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Re: [whatwg] Site-Wide Heading Element

From: Martin Janecke <whatwg.org@prlbr.com>
Date: Tue, 30 Jun 2015 11:48:36 +0200
To: whatwg@lists.whatwg.org
Message-ID: <559265F4.7060201@prlbr.com>
On 30.06.15 03:18, Garrett Smith wrote:
> On 6/29/15, Barry Smith <bearzteez@live.com> wrote:
>> From: "Garrett Smith" <dhtmlkitchen@gmail.com>
>>   Hey Garrett,
>>
>> My apologizes for not replying until now.  When I posted my reply to the
>> "Site-Wide Heading Element" thread,  you were right and I should have posted
>>
>> a more complete example.  Here is what I should have given as an example:
>>
>> <header id="banner">
>>      <script src="scripts/header.js" type="text/javascript"></script>
>>      <noscript>
>>          <div class="styledText">
>>              <div class="letterM">M</div>
>>              <div class="word">y</div>
>>           </div>
>>           <div class="styledText">
>>               <div class="letterW">W</div>
>>                <div class="word">eb</div>
>>           </div>
>>           <div class="styledText">
>>               <div class="letterS">S</div>
>>                <div class="word">ite</div>
>>            </div>
>>      </noscript>
>> </header>
>>
>> Using the <div> element for purely stylistic purposes.  Placing them within
>>
>> the <noscript> element displays the exact same header as is in the embedded
>>
>> <script> element, but without the additional animation used in the
>> javascript file.
>>
>
> I would use an H1 with text-transform: capitalize and avoid using divs
> and javascript.

I agree with avoiding JavaScript. I am not sure about text-transform,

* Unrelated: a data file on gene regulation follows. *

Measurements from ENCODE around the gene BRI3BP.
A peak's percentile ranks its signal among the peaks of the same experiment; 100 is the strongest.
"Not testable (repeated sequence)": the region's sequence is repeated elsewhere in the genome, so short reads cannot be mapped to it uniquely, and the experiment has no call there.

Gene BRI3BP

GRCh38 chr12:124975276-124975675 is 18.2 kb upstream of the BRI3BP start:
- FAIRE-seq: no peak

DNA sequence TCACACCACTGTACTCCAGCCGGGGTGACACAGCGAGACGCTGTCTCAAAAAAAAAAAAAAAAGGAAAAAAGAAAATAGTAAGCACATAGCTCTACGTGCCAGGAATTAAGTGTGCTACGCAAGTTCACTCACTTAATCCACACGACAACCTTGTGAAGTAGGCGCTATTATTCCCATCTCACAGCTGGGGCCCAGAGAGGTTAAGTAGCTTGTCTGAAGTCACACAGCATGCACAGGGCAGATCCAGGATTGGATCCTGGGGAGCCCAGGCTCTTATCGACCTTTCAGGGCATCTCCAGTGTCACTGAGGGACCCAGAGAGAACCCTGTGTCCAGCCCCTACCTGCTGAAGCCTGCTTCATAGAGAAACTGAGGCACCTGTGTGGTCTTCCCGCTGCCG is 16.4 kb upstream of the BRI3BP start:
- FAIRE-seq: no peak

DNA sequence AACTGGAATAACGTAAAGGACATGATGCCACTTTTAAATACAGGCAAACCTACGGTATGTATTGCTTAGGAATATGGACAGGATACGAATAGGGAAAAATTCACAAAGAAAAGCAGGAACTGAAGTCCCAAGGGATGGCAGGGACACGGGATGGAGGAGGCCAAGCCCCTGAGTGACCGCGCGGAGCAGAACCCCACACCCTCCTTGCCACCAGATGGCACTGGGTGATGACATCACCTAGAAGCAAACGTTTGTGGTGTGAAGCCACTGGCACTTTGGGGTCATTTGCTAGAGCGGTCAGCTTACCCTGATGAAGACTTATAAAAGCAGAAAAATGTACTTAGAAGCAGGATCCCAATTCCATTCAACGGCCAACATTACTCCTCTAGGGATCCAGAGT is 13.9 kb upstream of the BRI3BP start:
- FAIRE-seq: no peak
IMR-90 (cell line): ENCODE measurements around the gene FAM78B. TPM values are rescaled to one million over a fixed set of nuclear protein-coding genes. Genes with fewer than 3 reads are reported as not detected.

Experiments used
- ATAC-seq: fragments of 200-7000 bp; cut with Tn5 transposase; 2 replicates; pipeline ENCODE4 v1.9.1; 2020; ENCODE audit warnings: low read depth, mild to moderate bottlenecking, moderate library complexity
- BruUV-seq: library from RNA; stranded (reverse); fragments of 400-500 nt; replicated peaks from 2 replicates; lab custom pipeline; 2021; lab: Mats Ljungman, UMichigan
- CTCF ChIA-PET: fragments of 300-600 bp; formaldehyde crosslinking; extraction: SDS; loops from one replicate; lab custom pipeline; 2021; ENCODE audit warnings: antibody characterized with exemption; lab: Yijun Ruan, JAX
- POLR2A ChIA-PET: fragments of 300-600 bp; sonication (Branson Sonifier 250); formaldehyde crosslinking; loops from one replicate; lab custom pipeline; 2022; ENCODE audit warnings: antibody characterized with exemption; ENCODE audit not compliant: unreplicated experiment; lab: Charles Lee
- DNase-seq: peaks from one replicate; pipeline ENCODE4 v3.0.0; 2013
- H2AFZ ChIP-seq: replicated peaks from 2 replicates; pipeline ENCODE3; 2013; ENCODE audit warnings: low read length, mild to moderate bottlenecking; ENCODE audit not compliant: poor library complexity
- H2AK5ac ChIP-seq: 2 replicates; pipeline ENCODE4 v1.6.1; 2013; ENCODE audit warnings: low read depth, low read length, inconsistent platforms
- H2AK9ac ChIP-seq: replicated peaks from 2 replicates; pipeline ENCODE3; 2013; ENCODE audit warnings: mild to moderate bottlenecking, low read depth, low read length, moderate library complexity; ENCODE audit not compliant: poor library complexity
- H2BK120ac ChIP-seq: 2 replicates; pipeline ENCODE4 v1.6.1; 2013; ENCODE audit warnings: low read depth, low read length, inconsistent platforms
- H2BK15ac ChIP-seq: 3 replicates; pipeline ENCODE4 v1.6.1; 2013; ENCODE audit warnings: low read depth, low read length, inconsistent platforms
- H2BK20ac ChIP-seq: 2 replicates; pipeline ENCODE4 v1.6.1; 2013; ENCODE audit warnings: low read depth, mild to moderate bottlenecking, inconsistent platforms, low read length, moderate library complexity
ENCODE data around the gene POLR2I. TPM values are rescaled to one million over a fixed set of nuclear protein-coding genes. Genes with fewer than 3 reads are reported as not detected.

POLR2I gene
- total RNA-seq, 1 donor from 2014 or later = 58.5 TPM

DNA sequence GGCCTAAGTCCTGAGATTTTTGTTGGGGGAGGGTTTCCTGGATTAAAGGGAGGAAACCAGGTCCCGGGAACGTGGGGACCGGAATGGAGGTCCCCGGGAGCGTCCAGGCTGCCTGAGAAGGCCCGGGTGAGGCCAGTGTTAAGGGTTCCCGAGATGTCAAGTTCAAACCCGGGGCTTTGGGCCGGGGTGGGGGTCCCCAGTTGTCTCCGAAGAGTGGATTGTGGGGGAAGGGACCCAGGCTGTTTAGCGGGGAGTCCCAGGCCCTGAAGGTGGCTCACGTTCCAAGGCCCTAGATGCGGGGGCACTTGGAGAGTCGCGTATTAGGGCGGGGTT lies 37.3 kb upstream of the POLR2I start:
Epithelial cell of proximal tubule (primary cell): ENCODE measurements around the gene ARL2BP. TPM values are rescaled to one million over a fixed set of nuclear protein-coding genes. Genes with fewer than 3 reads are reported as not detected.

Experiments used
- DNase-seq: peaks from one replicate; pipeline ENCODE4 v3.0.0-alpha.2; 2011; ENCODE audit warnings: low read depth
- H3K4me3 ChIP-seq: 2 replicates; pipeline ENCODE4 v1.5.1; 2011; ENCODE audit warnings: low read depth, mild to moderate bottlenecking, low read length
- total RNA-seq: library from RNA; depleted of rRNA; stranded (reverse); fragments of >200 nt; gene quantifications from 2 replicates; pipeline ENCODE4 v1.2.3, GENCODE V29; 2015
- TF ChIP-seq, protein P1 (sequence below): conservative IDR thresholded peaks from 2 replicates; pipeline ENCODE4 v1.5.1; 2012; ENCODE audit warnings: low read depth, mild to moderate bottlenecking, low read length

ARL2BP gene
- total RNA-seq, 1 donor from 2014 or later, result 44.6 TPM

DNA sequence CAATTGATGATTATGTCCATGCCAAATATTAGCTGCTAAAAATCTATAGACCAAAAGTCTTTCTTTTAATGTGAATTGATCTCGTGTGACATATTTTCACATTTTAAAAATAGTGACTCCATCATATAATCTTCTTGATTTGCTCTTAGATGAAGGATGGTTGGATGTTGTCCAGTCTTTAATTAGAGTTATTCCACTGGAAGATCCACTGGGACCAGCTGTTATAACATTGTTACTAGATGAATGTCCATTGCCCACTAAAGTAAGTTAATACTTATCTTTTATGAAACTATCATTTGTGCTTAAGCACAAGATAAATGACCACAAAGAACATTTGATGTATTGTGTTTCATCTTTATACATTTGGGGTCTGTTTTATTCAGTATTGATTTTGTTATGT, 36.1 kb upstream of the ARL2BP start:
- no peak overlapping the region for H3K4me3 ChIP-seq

because I don't know which styling the author had in mind. He may want 
to color every word’s first letter differently.

<div> is actually a neutral “block” element. The neutral “inline” 
element <span> would seem like the better choice to wrap letters or 
single words in the example. But you could wrap the whole line into one 
<div>.

I would not use <h1> because “My Website” is neither a heading for the 
content of the page (unless maybe on the front page or a sitemap) nor 
for a section of the page. It could be intended as a title for the whole 
website, i.e. all its pages together, or as some kind of logo or 
branding. I don’t think we have a dedicated element for either of these 
interpretations.

Let’s assume we would introduce a new element with the meaning “title 
for the entirety of pages of a website”. How would this be interpreted, 
if such an element is used with different content on different pages of 
the same website? I think such an element would cause inconsistencies 
all the time. It isn’t a good idea.

Let’s assume we would introduce a new element with the meaning “logo, 
branding”. What would its benefits be compared to <div>? And would 
authors still want to use it if add-blockers get a little more 
aggressive and offer the option to block logos?

Martin
Received on Tuesday, 30 June 2015 09:49:08 UTC

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